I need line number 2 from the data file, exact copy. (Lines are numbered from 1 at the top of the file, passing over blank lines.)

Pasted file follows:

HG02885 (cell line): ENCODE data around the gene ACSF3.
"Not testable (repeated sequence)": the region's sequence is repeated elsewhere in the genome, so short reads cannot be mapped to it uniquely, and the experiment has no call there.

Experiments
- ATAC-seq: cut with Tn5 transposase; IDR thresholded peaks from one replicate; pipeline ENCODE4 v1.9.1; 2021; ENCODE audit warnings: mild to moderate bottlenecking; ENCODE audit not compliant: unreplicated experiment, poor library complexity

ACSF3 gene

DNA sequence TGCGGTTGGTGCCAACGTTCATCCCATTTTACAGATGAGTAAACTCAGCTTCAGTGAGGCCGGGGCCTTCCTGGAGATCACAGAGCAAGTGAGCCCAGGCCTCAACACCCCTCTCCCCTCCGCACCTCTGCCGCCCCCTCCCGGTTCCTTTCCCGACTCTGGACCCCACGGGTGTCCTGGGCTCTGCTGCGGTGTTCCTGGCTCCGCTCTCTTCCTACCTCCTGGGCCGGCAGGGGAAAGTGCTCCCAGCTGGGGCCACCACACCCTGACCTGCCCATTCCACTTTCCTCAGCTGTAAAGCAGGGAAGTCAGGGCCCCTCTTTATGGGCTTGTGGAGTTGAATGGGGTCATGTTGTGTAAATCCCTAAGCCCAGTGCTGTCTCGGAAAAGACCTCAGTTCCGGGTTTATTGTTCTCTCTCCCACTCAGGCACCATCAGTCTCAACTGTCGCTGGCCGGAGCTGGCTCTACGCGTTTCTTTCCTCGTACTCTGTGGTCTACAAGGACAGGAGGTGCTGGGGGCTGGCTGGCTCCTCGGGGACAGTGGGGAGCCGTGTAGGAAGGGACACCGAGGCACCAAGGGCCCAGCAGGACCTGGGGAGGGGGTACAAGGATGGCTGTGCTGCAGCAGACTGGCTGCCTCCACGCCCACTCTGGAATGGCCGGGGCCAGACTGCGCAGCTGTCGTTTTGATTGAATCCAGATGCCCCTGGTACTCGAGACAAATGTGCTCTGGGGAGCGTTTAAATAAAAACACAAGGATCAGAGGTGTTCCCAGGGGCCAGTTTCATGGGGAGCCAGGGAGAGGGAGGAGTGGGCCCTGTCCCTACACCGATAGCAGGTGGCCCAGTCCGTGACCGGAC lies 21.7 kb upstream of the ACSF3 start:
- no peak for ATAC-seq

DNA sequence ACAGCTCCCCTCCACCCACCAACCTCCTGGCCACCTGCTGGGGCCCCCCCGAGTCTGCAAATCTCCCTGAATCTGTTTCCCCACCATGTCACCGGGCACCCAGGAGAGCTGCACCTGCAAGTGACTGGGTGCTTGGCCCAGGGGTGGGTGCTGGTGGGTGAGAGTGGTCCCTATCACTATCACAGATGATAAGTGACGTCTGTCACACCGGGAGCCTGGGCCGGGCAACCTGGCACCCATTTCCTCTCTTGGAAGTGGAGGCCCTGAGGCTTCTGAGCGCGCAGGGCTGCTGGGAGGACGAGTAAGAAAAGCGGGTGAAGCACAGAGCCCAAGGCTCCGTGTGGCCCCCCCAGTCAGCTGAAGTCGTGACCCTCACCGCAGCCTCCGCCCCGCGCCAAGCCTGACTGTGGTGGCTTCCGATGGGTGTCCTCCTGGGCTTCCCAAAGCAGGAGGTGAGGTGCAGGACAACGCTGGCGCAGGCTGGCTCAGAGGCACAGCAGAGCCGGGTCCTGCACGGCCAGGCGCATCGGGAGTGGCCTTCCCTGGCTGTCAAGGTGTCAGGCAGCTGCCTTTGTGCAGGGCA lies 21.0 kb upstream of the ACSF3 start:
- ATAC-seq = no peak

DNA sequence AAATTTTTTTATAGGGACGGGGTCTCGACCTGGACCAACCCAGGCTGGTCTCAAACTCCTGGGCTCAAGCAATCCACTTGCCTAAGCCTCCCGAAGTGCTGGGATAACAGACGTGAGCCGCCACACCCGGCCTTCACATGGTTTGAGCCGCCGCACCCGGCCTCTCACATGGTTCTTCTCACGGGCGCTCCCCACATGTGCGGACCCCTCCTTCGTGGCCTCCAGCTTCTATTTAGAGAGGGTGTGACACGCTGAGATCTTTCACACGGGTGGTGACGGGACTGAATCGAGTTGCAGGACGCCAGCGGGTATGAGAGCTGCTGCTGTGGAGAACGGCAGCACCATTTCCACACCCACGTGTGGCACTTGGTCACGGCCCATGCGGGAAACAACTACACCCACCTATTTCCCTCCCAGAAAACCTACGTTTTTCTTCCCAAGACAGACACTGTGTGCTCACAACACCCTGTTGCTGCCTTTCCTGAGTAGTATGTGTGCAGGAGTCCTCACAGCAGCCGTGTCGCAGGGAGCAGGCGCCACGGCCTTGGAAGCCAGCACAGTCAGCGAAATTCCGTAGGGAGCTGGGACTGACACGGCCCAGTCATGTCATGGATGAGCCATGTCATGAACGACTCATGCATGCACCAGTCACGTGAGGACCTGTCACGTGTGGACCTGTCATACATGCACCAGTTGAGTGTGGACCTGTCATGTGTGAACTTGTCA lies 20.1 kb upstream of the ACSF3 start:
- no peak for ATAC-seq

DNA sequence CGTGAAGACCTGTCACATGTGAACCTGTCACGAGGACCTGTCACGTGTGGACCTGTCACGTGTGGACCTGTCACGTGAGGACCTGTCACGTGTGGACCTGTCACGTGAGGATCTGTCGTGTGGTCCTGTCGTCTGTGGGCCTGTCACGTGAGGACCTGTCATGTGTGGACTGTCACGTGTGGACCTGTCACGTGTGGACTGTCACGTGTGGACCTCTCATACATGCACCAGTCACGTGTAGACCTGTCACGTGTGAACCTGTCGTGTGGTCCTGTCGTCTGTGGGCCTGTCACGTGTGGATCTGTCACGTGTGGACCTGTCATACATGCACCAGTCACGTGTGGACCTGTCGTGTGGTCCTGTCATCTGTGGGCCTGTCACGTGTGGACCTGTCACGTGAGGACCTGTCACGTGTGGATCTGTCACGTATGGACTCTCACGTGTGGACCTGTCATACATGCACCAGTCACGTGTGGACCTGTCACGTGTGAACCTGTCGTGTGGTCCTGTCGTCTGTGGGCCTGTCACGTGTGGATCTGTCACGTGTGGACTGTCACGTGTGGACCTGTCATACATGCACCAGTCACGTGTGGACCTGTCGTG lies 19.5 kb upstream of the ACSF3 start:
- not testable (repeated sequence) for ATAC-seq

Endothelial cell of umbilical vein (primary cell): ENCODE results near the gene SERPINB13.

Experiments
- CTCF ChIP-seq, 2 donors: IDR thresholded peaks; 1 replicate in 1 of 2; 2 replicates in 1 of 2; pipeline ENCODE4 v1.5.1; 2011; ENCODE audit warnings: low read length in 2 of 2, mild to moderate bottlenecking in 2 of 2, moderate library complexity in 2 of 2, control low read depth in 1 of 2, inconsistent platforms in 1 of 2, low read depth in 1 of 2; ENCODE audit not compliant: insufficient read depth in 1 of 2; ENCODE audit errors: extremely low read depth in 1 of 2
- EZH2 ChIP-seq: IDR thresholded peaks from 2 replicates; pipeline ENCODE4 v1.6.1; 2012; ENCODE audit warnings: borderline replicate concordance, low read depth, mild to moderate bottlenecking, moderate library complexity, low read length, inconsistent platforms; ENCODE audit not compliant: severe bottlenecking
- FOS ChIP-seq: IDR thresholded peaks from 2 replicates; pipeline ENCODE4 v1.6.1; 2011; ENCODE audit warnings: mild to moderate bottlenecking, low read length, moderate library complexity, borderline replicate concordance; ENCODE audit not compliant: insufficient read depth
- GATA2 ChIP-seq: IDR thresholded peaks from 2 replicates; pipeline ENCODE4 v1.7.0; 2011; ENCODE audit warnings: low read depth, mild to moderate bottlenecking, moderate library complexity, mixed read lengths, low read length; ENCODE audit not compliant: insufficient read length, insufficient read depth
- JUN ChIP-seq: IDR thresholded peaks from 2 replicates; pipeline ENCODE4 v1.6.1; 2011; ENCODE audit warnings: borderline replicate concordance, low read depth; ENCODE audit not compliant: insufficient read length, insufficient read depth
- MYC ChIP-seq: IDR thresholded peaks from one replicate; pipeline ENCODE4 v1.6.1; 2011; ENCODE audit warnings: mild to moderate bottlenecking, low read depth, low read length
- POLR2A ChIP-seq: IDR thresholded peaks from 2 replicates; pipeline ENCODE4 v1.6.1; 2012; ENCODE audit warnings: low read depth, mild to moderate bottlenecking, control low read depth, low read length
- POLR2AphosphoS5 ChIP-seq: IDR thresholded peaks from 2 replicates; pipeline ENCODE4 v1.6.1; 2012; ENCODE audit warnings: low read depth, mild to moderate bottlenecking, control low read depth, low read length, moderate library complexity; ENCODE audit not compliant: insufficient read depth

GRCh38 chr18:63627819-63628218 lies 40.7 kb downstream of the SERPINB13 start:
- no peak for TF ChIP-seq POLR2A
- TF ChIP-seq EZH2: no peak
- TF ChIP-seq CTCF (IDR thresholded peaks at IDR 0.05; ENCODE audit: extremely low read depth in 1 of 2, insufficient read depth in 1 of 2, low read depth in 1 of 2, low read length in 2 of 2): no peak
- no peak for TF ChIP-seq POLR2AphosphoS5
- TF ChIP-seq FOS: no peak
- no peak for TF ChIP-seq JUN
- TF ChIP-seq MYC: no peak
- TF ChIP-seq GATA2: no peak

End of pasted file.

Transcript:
"Not testable (repeated sequence)": the region's sequence is repeated elsewhere in the genome, so short reads cannot be mapped to it uniquely, and the experiment has no call there.